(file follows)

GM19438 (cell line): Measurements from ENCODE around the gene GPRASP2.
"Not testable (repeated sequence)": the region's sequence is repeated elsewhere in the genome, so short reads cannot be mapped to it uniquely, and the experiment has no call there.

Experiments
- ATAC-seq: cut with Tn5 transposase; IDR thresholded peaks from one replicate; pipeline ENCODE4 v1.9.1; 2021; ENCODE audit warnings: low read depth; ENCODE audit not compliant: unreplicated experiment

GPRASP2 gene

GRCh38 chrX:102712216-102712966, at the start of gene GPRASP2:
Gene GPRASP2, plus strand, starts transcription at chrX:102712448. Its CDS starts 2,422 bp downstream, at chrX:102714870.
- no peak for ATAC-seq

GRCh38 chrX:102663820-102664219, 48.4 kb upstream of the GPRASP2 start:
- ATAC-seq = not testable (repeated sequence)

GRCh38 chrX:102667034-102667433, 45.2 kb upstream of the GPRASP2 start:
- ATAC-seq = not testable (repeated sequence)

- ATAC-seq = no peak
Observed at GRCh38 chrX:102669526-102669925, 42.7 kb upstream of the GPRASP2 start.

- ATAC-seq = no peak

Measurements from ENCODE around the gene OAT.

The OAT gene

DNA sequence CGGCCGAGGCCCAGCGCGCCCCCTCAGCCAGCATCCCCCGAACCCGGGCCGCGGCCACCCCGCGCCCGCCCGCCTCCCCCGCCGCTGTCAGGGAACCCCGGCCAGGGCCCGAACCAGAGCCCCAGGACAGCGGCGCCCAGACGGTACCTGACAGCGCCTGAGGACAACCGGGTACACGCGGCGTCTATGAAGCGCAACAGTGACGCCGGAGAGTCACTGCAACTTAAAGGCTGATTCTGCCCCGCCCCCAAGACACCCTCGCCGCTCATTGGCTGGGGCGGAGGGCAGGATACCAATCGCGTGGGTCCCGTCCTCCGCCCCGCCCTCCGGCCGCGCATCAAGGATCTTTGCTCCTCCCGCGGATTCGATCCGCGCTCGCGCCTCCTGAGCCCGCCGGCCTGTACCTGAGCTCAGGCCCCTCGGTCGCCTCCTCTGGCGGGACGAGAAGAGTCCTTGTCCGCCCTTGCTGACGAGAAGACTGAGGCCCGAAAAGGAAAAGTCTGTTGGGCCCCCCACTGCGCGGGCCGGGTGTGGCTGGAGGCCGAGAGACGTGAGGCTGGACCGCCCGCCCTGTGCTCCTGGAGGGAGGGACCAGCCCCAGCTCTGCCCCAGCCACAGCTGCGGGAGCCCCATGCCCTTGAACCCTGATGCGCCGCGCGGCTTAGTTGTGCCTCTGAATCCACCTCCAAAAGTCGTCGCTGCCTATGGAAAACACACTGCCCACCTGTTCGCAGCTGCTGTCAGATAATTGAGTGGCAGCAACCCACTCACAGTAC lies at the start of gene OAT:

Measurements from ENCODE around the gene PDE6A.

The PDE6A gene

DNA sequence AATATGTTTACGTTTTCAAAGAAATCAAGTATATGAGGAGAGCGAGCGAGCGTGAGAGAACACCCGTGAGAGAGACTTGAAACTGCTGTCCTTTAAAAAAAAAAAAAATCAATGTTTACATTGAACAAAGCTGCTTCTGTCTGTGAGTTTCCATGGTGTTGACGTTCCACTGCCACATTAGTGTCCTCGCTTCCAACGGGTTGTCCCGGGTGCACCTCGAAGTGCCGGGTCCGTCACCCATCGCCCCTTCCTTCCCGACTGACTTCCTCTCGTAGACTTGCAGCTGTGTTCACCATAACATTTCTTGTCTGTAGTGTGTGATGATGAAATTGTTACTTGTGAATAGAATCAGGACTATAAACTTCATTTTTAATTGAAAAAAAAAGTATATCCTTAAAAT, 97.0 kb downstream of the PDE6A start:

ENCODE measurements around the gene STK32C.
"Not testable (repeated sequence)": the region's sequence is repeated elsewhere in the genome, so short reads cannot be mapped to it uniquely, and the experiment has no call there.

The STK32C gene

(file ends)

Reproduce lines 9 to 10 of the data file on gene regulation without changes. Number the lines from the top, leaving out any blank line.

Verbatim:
GRCh38 chrX:102663820-102664219, 48.4 kb upstream of the GPRASP2 start:
- ATAC-seq = not testable (repeated sequence)